A land surveyor generally needs a bachelor's degree and obtain a license. Surveyors also need certain professional abilities, such as superb visualization, communication and effective time management skills.
- Earn a degree
Surveyor-specific bachelor's degree programs are available, but many aspiring surveyors earn degrees in related fields like civil engineering or forestry. Several states require surveyors to have a degree from a program recognized by the Accreditation Board for Engineering and Technology. In certain states, an associate degree is accepted for state licensing, when combined with two years of supervised work experience. A few states accept many years of supervised work experience in lieu of a degree.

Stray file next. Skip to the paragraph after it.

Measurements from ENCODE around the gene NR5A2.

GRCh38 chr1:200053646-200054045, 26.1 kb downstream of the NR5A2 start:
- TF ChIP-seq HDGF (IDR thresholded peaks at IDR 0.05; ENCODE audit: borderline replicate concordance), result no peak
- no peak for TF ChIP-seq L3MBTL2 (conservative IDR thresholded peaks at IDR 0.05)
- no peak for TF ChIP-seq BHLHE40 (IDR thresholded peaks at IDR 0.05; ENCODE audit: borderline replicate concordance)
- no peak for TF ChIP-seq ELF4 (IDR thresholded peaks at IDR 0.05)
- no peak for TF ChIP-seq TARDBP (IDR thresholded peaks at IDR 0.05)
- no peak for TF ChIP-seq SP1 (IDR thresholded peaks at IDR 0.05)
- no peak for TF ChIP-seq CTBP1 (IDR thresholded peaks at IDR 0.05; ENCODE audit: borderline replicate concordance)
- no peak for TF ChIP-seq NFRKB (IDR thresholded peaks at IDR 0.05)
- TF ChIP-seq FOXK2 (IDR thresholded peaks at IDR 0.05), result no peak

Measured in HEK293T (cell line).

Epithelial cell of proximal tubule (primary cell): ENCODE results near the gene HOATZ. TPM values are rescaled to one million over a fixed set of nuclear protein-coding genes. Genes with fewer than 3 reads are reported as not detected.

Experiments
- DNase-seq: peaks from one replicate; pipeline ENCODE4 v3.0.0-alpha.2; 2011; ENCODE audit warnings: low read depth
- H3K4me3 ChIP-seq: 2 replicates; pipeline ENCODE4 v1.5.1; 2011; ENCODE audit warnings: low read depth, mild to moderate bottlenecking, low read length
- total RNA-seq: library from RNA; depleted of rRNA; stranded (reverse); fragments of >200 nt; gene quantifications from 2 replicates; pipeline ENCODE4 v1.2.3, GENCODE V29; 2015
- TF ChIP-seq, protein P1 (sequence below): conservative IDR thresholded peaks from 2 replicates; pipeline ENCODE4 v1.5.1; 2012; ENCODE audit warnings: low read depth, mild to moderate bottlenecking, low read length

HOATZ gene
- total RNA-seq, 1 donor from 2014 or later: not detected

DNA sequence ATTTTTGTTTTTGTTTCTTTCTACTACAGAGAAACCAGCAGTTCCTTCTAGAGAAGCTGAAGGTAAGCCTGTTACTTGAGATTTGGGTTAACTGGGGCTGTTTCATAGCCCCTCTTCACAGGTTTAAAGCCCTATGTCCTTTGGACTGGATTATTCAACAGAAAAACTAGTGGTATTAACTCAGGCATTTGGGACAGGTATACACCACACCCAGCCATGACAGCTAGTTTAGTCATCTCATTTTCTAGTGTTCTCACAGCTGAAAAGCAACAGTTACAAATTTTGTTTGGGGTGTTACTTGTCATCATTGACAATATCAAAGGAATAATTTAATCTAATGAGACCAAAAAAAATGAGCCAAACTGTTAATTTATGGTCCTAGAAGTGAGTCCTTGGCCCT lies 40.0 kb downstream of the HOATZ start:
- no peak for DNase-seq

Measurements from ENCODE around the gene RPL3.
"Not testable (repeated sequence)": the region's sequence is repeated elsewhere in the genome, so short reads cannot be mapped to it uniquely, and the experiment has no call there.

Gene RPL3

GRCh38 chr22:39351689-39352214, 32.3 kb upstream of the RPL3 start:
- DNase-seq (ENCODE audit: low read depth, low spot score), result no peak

- Complete additional licensing requirements
Even with a bachelor's degree, several states require at least two years of supervised experience with a licensed surveyor before a license is granted. Candidates must also pass two tests related to the fundamentals and principles of land surveying.
- Develop important surveying skills
Through education and hands-on training, an aspiring surveyor must build the technical skills necessary in order to effectively use the equipment and technology essential for the job. Land surveyors also need a core set of soft skills, such as excellent communication skills, physical stamina, time management skills, good problem-solving abilities and visualization skills.